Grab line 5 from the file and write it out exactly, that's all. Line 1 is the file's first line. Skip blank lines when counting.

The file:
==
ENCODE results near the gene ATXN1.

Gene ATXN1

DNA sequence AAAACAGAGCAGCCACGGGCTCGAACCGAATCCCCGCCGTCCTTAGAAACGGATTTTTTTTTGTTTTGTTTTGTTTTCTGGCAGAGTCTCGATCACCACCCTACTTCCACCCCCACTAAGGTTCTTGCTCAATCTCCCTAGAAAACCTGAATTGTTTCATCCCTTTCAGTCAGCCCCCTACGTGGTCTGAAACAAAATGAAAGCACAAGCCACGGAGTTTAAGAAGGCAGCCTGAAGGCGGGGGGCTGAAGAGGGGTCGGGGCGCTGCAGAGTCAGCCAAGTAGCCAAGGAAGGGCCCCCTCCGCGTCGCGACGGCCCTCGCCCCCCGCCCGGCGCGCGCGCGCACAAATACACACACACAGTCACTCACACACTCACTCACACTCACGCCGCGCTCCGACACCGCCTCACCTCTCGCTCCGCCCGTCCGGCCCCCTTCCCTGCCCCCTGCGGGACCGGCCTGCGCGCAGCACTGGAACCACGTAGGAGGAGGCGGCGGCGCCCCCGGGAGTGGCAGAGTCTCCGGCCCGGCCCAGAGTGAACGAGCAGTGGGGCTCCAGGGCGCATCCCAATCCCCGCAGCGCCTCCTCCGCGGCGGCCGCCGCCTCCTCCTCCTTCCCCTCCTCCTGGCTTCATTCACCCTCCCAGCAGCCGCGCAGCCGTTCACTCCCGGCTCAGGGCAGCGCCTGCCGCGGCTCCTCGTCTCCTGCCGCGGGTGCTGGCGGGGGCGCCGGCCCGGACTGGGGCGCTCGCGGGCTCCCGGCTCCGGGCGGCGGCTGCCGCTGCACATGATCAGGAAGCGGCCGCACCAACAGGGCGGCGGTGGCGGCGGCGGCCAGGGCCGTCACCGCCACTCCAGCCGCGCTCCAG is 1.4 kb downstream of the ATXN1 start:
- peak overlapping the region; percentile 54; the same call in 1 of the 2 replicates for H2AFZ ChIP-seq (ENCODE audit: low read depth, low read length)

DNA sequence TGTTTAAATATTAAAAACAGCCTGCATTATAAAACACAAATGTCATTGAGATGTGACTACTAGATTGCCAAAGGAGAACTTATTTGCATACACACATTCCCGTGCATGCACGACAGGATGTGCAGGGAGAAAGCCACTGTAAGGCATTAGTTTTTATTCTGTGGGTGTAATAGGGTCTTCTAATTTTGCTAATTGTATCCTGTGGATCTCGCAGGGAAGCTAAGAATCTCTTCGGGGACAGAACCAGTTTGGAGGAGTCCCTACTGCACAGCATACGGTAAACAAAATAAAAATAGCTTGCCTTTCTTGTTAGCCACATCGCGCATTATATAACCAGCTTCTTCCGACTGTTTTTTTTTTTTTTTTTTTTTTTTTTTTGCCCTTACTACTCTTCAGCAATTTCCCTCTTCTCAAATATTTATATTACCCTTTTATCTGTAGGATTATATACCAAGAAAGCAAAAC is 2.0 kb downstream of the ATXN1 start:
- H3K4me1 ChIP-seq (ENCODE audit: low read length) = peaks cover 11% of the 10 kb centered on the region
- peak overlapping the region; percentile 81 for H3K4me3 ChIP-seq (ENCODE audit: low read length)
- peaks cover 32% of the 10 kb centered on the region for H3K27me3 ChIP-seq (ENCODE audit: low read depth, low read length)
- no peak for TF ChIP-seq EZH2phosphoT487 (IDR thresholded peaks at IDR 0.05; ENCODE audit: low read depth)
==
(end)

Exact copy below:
DNA sequence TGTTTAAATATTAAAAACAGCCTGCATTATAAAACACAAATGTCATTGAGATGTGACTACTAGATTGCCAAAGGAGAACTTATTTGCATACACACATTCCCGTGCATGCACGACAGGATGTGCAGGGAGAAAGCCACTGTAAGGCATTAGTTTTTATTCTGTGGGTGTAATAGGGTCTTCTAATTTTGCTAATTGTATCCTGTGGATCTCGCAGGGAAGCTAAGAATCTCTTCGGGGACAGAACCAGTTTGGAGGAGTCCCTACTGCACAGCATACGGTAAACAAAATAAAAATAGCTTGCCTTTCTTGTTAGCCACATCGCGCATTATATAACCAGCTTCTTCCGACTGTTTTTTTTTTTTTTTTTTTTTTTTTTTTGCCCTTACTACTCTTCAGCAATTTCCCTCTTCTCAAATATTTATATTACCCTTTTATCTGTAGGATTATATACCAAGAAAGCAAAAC is 2.0 kb downstream of the ATXN1 start: